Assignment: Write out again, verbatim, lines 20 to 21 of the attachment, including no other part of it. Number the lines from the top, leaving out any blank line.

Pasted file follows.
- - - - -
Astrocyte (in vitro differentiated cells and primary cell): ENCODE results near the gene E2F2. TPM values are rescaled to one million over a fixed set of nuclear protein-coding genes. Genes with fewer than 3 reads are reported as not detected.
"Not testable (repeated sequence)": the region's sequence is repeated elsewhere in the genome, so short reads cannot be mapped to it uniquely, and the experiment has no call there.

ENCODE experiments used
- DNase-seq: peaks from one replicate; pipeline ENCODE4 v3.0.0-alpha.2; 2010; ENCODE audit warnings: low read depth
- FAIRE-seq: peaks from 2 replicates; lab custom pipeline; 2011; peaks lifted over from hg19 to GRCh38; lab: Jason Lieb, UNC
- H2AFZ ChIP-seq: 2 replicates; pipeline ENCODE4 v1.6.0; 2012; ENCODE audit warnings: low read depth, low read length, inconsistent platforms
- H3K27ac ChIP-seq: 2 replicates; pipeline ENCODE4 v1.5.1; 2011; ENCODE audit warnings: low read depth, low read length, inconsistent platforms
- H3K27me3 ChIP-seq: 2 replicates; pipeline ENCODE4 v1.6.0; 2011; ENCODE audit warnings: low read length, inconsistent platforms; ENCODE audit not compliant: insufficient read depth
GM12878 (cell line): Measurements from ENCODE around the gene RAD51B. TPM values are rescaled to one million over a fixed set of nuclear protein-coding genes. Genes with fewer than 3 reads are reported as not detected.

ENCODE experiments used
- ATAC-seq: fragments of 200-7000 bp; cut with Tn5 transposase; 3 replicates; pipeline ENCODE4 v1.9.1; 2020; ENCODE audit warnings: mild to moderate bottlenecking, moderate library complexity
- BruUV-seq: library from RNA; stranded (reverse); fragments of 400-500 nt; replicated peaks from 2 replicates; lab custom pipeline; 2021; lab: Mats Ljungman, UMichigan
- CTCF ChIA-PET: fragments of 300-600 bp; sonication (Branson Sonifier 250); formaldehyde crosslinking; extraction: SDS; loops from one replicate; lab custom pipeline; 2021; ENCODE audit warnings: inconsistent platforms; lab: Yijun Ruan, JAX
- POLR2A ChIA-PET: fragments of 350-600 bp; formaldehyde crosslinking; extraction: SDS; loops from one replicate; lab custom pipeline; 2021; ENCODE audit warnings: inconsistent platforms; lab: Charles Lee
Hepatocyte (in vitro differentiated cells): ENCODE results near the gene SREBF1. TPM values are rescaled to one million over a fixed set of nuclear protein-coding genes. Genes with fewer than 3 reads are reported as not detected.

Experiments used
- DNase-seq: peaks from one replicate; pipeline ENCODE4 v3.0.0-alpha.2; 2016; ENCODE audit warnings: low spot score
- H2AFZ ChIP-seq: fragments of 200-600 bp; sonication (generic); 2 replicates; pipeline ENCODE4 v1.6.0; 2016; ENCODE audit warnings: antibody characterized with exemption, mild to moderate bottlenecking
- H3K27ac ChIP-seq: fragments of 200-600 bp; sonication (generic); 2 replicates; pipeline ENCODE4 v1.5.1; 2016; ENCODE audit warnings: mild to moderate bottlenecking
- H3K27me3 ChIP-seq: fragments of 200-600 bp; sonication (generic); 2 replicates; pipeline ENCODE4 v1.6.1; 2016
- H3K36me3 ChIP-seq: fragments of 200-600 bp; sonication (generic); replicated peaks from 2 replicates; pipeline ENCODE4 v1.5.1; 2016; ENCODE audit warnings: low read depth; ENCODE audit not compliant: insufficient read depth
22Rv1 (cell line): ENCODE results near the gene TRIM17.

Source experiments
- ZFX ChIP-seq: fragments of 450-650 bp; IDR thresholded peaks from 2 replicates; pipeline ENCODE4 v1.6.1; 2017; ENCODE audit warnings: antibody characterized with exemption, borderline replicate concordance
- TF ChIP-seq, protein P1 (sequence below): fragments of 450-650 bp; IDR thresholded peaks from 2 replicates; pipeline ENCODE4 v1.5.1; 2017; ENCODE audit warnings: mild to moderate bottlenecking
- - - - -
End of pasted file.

- H3K27me3 ChIP-seq: fragments of 200-600 bp; sonication (generic); 2 replicates; pipeline ENCODE4 v1.6.1; 2016
- H3K36me3 ChIP-seq: fragments of 200-600 bp; sonication (generic); replicated peaks from 2 replicates; pipeline ENCODE4 v1.5.1; 2016; ENCODE audit warnings: low read depth; ENCODE audit not compliant: insufficient read depth